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Melbourne Teenagers Snapchat Themselves Abusing Toddler

Police were able to trace disturbing footage posted by the teen parents, who disguised their identities with emojis.

by VICE Staff
05 February 2018, 12:26am

via Snapchat

Police are investigating teenage parents who broadcast disturbing “discipline” measures taken against their toddler on Snapchat. A series of videos posted over the weekend showed the Melbourne duo waterboarding their young child and putting a bag over his face. They disguised their faces with emojis in order to avoid being identified, but police were quickly able to trace their location.

"We’re not child abusing them, we’re just teaching them discipline," the toddler’s father said in one video. "Making sure that they’re not dead, but then they can’t breathe."

The child can be heard crying as his parents laugh in the background of the videos. In footage of them running water over their toddler’s face, the accompanying caption reads "he is dying tonight for sure". Another video was captioned “I can’t believe he is steal [sic] alive”.

In response to criticism, the teenagers released a final video defending their parenting skills. "If I want to slap my child I’ll slap him as much as I want, if he needs some discipline I’ll continue to slap him," the father says in the video. His face is obscured by a smiley emoji.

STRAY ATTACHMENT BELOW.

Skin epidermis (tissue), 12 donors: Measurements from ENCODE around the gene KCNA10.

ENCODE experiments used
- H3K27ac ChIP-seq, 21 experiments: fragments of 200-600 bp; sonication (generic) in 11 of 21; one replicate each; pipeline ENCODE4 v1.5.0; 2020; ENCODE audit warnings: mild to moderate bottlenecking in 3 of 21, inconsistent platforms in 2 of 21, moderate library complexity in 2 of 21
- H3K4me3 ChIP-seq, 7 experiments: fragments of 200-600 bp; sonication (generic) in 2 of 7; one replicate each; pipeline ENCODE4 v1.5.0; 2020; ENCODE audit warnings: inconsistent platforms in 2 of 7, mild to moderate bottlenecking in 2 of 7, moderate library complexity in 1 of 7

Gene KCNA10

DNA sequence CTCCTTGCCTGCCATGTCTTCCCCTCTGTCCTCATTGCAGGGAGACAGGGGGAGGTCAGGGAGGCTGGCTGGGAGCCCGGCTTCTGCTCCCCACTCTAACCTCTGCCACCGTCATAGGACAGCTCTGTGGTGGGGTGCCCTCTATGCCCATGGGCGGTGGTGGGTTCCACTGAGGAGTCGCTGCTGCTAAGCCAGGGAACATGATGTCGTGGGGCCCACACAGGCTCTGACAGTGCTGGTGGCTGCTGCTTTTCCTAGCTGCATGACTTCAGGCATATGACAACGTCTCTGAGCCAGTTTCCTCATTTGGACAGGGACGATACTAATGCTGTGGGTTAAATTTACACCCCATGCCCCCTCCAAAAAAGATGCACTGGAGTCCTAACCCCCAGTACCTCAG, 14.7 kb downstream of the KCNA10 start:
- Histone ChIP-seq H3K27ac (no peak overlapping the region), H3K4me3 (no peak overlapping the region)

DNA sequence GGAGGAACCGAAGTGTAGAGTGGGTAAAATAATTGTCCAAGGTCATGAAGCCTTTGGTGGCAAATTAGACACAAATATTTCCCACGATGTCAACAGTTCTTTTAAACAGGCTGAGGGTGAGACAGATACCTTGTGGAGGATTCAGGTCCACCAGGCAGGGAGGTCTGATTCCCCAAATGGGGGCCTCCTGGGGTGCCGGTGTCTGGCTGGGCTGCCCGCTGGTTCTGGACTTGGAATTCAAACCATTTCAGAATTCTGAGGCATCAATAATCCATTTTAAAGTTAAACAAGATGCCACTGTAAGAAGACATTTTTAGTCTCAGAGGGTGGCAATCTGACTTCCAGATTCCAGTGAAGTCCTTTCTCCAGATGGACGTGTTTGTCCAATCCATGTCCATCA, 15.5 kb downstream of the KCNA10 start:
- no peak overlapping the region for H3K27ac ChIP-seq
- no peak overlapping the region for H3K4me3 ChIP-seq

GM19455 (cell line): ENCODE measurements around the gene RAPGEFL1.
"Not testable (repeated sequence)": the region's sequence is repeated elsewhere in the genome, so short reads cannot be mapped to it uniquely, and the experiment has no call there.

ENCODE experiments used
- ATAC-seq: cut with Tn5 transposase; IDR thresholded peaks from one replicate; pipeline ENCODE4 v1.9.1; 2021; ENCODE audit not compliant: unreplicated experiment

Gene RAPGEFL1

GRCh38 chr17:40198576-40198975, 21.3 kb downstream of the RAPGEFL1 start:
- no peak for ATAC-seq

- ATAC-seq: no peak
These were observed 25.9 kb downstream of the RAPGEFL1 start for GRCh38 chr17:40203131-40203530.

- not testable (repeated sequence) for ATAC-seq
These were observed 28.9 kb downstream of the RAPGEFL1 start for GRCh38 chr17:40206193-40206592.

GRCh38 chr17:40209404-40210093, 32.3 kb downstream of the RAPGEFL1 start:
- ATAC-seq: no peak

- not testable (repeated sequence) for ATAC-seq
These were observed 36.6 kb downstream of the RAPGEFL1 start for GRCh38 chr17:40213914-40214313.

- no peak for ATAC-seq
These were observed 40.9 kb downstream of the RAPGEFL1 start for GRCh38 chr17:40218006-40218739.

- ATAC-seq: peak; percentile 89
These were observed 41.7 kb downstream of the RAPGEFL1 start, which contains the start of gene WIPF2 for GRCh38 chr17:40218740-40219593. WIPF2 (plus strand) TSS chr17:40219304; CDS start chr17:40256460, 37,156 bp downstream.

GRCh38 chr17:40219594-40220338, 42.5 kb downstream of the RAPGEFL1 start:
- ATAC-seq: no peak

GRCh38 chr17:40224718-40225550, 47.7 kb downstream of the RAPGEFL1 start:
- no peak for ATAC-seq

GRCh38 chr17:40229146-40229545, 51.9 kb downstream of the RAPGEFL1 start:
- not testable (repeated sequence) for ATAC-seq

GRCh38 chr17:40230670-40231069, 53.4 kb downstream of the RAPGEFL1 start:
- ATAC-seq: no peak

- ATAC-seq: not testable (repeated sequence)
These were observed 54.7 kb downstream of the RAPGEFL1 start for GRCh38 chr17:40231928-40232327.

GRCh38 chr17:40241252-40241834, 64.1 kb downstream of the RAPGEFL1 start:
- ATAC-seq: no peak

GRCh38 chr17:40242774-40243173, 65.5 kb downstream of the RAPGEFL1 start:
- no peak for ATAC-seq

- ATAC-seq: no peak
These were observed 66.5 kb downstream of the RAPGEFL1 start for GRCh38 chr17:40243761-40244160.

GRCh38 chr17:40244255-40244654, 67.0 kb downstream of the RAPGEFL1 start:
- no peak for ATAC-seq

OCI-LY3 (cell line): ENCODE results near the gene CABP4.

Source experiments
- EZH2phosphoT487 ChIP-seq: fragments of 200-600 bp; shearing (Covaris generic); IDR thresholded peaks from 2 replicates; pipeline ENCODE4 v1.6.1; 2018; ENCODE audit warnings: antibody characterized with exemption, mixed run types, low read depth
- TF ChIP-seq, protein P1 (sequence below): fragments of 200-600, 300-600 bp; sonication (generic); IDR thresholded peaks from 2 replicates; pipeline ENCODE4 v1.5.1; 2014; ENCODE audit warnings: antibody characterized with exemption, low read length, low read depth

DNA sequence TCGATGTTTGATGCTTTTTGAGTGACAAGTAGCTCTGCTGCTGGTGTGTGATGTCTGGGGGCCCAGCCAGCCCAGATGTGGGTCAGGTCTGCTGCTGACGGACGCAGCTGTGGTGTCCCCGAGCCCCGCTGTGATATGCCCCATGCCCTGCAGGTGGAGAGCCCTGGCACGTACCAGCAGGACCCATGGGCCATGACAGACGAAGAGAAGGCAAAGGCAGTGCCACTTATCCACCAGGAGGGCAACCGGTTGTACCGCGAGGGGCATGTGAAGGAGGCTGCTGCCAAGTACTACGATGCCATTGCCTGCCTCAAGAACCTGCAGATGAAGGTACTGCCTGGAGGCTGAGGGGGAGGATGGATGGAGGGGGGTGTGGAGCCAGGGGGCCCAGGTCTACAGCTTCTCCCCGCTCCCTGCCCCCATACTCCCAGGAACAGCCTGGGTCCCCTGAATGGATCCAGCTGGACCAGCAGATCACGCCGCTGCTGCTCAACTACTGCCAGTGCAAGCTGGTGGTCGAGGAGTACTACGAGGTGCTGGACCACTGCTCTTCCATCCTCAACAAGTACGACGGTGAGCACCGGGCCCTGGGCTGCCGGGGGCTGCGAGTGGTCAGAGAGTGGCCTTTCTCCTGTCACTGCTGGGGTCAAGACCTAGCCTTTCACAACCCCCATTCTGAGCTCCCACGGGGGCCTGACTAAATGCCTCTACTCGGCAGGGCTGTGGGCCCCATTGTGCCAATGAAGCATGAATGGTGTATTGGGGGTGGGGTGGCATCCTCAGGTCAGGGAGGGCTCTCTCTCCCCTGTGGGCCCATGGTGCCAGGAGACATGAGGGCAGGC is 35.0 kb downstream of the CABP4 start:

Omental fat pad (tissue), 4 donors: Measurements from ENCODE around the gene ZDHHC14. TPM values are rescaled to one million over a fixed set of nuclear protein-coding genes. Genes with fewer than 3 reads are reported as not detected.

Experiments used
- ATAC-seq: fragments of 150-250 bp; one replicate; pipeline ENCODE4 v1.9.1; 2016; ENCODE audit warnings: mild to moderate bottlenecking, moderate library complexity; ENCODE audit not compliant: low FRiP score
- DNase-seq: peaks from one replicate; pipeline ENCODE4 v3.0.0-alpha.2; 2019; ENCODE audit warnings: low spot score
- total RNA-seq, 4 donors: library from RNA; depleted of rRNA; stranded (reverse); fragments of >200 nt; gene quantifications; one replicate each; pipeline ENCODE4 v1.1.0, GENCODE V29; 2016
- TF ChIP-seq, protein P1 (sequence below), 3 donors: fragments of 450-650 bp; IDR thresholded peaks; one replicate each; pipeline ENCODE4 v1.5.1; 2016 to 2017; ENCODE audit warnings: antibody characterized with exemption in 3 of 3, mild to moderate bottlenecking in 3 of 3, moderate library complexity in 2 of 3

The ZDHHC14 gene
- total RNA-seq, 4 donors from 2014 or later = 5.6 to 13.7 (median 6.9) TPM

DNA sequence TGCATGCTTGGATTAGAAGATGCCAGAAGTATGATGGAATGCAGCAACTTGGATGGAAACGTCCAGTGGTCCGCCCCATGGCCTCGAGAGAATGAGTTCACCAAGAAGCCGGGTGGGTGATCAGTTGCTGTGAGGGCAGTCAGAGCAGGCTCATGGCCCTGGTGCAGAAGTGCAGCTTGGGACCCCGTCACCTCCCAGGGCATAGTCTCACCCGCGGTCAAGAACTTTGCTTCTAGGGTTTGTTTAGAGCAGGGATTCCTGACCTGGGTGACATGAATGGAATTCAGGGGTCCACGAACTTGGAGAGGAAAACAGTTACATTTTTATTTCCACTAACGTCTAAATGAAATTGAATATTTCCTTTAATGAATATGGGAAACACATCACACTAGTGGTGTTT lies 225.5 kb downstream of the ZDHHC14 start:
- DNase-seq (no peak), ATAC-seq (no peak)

After numerous Snapchat users reported the parents, police were able to trace and locate them in the northern Melbourne suburb of Preston. According to a media statement from Victorian Police, the toddler was found safe and well. His parents are both being investigated by authorities.

Last year Snapchat introduced new measures designed to make it easier for users to report incidences of abuse. Users are able to report stories that don’t follow community guidelines by pressing and holding the snap, and issuing an alert. In January, a Canadian teen made headlines after being arrested posting a video of her torturing a domestic animal. Earlier this month a Californian teen met a similar fate.

This article originally appeared on VICE AU.

Child Abuse